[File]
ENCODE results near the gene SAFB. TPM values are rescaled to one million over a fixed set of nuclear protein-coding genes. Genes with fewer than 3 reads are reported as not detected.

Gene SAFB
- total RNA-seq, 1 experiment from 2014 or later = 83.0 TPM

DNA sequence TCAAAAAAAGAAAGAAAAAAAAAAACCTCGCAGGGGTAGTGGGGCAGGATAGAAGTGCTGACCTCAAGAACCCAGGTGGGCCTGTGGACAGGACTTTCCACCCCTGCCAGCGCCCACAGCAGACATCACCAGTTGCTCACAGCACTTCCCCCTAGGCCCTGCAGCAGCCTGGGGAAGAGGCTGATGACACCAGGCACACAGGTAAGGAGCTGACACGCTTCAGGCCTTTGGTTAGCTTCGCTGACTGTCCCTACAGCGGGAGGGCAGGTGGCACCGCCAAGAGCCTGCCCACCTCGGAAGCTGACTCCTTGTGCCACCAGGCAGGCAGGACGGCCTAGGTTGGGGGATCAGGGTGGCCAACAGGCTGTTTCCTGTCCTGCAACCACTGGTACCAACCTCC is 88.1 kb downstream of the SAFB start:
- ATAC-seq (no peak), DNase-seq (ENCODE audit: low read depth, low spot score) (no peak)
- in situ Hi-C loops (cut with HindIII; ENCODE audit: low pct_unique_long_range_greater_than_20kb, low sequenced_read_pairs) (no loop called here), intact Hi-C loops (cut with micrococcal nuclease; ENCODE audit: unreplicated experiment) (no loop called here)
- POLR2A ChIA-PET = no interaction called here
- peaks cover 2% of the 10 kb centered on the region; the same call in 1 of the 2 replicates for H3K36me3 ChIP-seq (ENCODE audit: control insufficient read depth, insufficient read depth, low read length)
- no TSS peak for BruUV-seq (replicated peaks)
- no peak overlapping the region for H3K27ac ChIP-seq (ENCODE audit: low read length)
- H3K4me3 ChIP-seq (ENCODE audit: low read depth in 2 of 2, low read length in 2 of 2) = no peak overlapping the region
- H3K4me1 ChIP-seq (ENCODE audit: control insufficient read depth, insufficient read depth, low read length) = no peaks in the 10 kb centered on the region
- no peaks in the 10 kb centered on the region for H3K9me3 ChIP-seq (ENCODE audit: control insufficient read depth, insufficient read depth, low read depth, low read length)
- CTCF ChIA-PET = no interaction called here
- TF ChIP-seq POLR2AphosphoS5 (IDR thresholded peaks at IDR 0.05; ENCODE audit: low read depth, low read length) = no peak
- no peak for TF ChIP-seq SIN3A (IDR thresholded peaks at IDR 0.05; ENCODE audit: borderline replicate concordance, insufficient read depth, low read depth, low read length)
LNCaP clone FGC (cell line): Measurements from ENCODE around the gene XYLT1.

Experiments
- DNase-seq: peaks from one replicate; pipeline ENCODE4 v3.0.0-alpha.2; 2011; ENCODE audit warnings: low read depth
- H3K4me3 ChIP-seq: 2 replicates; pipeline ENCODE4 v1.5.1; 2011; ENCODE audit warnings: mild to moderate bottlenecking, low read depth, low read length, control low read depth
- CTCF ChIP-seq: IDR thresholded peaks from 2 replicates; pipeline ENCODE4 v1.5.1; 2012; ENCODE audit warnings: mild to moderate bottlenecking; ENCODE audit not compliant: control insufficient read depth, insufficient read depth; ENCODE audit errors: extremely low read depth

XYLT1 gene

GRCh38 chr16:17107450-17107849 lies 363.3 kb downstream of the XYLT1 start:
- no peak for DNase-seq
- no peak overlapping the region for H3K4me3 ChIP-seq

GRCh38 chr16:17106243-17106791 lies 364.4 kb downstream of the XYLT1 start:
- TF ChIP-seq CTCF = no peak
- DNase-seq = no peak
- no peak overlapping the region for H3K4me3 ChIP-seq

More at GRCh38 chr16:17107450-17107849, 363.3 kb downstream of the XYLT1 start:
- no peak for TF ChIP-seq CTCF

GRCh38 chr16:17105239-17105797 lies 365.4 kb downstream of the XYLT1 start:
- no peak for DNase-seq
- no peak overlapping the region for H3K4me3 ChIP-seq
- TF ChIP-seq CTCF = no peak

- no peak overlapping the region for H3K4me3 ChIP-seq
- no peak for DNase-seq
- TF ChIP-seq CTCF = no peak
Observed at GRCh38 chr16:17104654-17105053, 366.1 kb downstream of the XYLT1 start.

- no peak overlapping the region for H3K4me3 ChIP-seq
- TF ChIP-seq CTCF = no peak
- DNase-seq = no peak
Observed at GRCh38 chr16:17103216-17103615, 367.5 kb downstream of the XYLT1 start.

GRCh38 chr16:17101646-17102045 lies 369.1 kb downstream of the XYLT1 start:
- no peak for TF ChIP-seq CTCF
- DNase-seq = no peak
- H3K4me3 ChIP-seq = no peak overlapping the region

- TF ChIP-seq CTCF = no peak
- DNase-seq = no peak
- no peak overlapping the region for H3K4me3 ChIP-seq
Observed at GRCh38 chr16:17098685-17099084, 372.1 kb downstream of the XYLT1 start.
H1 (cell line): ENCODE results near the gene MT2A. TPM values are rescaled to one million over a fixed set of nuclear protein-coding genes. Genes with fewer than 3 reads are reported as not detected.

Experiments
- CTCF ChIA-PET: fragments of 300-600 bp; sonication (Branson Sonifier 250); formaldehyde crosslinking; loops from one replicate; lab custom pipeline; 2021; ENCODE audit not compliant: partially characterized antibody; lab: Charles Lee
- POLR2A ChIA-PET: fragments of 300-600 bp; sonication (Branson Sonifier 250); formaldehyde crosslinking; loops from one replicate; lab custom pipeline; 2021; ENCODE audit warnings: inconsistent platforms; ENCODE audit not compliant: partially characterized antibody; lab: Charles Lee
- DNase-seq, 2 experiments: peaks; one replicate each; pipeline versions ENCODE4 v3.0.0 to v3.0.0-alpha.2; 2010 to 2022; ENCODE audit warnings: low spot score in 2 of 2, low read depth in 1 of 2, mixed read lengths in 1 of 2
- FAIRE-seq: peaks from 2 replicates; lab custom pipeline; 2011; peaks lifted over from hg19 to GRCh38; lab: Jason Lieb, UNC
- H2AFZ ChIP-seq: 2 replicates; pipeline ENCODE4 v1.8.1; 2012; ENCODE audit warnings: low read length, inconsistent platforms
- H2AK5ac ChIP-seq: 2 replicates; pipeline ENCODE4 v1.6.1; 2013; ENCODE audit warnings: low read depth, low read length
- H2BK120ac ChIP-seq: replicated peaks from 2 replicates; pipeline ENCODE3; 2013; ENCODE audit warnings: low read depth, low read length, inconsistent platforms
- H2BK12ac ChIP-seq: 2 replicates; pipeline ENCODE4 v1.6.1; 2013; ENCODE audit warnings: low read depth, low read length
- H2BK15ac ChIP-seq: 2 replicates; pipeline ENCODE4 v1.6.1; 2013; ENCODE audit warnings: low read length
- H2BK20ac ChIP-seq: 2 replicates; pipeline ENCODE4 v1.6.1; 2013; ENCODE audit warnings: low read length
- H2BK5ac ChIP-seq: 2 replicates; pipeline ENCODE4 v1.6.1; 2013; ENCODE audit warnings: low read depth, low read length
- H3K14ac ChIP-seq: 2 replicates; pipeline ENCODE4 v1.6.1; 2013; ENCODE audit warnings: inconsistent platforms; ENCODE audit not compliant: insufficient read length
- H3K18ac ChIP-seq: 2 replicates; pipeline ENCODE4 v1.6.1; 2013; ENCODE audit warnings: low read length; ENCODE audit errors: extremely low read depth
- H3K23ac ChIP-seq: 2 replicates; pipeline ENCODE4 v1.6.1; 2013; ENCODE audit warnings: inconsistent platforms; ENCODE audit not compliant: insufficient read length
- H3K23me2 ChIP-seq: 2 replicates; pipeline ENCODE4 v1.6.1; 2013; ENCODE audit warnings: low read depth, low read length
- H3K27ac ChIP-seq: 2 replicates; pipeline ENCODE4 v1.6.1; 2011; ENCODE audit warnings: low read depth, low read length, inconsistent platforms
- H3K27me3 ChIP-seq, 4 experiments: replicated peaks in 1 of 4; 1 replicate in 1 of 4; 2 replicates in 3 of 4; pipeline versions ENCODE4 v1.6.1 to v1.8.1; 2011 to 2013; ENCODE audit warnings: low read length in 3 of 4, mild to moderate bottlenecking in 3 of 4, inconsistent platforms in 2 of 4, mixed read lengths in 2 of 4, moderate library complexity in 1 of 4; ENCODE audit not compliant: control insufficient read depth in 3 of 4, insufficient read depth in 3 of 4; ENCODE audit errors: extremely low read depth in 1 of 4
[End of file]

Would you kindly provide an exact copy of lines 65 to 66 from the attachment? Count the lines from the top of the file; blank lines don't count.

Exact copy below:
- H3K14ac ChIP-seq: 2 replicates; pipeline ENCODE4 v1.6.1; 2013; ENCODE audit warnings: inconsistent platforms; ENCODE audit not compliant: insufficient read length
- H3K18ac ChIP-seq: 2 replicates; pipeline ENCODE4 v1.6.1; 2013; ENCODE audit warnings: low read length; ENCODE audit errors: extremely low read depth